What’s the difference between inkjet and laser printers?
- February 28, 2019
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Before choosing the right office printer, it’s important to know the difference between inkjet and laser printers. Here’s our beginner’s guide to understanding this printing technology.
Inkjet printing uses a water-based ink that comes in the form of a pigments or dyes. Inkjet can be a good choice for personal use or small offices with low output. The up-front cost is usually cheap, but ongoing purchasing of high-priced and low-yield ink can quick add up.
Laser printers on the other hand, use toner cartridges with a fine powder and a heated fuser to permanently bind the powder to the paper. It’s better suited for black printing. Also worth noting that should the power in the cartridge spill, it’s less messy than inkjet ink.
Nothing on the consumer market today beats laser printing for black and white text pages. You can expect upwards of 85 pages per minute, compared to inkjet models with a much slower speed.
If you have a smaller office, or a home office, an inkjet printer may be a better choice because it is often a smaller unit. Laser printers are typically larger, with a wider range of options.
Always check the specifications for the sizes and materials you will need to print. Inkjets are sometimes used for printing on textured paper, stationery, photo paper, window envelopes, or even some fabrics. Laser printers are best for standard paper but cannot work with heat-sensitive materials.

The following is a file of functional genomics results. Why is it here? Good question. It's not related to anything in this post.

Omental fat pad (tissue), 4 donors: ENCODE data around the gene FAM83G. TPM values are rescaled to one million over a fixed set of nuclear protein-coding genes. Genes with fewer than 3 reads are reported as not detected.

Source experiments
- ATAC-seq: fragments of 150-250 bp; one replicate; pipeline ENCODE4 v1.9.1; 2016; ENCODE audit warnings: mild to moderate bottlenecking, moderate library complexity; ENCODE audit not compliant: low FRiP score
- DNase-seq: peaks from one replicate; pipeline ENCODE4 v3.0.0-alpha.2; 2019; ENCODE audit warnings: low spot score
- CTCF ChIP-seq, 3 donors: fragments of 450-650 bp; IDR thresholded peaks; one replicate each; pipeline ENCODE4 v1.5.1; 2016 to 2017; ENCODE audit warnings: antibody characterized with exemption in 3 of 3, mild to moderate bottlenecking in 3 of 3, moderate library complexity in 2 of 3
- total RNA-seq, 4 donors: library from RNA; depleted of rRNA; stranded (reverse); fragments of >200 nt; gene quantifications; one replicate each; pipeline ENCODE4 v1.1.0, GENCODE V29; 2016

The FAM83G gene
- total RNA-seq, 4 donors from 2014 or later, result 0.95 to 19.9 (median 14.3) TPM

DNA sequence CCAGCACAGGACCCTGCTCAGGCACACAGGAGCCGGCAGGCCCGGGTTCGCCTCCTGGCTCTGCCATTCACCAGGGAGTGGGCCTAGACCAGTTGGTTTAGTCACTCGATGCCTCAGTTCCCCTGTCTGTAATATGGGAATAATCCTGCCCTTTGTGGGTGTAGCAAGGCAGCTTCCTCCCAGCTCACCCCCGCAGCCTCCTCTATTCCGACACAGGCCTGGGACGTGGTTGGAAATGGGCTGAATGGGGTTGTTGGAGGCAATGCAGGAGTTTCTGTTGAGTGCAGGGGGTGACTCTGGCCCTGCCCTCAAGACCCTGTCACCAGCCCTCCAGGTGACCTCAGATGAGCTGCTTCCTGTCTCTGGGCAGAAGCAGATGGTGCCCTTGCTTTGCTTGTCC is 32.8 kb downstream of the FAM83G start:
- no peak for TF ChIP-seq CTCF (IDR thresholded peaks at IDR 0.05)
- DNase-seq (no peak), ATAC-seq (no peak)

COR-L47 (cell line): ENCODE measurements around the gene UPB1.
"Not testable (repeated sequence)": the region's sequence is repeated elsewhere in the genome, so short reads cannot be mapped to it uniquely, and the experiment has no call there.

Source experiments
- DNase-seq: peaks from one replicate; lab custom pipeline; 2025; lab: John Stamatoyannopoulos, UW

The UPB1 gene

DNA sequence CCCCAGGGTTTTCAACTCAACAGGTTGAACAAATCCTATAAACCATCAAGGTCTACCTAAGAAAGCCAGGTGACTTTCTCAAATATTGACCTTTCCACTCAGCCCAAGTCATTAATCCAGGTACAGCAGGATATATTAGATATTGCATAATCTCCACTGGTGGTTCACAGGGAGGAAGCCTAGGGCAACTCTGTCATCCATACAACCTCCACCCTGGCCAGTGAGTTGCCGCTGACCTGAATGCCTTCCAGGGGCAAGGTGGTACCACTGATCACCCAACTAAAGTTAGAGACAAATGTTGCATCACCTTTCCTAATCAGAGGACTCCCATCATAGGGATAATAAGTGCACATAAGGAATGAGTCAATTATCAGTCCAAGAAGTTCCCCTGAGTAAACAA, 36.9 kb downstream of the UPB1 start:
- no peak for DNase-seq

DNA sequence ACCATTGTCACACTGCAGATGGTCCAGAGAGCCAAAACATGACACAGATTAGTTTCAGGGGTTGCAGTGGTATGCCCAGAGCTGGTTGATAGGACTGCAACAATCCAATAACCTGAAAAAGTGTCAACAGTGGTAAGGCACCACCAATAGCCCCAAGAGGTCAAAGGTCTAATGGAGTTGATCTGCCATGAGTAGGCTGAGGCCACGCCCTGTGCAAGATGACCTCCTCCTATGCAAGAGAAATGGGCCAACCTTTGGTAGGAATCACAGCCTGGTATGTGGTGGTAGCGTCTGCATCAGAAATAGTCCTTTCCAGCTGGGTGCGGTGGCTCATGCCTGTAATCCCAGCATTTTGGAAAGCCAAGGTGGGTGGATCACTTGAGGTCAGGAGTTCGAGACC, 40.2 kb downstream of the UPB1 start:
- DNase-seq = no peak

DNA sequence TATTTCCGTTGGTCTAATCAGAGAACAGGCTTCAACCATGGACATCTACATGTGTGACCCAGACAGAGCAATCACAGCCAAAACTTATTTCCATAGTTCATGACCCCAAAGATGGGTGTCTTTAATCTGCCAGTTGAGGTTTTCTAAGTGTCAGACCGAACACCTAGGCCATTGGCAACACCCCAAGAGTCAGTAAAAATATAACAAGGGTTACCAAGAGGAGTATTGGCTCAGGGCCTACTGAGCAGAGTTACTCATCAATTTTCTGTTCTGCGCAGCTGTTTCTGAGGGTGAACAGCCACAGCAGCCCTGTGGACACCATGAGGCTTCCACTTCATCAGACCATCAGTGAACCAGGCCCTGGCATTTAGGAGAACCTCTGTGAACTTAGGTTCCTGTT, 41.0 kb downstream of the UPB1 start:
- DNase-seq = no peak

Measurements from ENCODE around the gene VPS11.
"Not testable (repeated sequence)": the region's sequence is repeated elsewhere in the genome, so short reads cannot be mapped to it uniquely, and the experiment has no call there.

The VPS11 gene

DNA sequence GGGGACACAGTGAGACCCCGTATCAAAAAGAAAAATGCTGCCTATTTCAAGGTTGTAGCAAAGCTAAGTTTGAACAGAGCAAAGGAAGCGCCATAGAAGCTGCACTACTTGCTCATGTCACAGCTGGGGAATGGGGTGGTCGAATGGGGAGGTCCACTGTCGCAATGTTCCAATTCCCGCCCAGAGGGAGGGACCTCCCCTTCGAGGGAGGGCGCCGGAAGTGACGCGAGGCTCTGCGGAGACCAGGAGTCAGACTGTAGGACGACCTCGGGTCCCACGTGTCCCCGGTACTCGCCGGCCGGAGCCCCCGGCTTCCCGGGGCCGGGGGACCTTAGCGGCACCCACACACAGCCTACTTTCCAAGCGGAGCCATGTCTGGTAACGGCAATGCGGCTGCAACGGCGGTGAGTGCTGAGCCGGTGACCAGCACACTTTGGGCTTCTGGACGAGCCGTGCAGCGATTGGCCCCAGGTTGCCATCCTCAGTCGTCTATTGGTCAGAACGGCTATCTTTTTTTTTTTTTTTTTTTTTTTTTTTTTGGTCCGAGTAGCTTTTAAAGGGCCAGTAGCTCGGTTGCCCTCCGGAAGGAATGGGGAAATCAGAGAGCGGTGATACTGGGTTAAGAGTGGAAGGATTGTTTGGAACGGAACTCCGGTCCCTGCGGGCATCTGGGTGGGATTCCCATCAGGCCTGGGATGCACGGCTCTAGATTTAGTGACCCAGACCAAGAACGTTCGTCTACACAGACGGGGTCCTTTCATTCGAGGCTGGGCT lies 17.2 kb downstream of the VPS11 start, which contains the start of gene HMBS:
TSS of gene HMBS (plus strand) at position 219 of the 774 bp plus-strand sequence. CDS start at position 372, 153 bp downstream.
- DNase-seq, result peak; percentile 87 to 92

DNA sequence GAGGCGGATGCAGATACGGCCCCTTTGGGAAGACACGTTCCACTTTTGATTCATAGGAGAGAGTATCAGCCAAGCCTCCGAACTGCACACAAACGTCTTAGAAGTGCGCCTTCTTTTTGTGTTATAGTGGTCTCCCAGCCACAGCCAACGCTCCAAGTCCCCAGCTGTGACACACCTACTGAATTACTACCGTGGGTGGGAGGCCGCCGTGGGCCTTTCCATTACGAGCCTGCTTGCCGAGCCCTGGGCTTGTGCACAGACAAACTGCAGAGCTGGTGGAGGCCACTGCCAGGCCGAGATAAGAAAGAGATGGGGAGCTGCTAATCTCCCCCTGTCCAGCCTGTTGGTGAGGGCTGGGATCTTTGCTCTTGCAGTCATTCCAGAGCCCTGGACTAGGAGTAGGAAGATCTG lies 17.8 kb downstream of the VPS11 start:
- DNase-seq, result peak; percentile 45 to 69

Both technologies can be found in multi-function machines to support all your scanning, copying, and printing needs in one unit. Most also offer networking capabilities so you can connect it to your home or office network, and some even have remote printing.
For basic, occasional printing, inkjet offers the most affordability, and laser printers are most cost-effective for frequent use. It’s important to factor in costs to replace ink or laser cartridges as well as maintenance and repair costs. Inkjet printers need more regular use and cleaning to prevent the ink drying or build-up. You may find it’s more cost effective to completely replace an inkjet printer, rather than replace single cartridges, though the new unit will usually just come with a “starter” toner. Also consider the environmental impact of regularly disposing of equipment.
When choosing the technology for your office printer, knowing the difference between inkjet and laser printers can help you make an educated choice that will provide you with the best overall value for your use. To further discuss your replacement options for inkjet and laser printers in your office, contact Steelhead to find out more.